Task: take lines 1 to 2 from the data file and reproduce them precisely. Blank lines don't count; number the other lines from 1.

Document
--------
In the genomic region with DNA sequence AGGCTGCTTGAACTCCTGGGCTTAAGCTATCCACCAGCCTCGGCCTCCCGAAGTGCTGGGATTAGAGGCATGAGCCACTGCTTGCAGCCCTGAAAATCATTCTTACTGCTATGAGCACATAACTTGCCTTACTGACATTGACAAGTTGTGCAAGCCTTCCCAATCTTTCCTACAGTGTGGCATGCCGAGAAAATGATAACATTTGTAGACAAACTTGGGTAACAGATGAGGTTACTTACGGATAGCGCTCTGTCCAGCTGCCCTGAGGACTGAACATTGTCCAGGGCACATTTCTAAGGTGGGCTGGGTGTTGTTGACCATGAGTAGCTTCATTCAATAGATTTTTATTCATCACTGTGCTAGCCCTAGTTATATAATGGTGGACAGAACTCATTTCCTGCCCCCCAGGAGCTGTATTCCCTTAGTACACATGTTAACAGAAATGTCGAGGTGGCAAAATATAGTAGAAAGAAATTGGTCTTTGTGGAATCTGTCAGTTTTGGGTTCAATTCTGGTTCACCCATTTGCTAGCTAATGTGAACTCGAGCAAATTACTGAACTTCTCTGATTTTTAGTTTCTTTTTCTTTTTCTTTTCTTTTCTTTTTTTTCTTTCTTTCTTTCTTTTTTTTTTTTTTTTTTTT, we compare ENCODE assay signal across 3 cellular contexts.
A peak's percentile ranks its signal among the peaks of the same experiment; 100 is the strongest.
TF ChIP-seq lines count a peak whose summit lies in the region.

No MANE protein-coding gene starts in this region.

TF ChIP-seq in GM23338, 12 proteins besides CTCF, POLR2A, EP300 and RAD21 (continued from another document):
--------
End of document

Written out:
In the genomic region with DNA sequence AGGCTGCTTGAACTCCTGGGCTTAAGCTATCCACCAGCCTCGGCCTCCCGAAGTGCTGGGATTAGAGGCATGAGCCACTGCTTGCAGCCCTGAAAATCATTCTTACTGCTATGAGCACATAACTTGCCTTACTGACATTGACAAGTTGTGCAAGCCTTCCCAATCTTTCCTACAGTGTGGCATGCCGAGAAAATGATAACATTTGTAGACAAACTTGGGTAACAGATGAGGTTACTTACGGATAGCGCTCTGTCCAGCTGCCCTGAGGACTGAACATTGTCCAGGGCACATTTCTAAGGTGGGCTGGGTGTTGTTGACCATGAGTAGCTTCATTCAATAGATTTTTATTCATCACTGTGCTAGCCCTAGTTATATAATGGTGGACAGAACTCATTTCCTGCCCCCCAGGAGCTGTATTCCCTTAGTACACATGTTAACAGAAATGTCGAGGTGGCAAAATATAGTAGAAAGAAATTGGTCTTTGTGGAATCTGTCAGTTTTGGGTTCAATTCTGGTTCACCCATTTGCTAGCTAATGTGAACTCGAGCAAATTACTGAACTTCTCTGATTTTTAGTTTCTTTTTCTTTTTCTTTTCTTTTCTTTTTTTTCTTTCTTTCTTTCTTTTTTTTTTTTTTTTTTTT, we compare ENCODE assay signal across 3 cellular contexts.
A peak's percentile ranks its signal among the peaks of the same experiment; 100 is the strongest.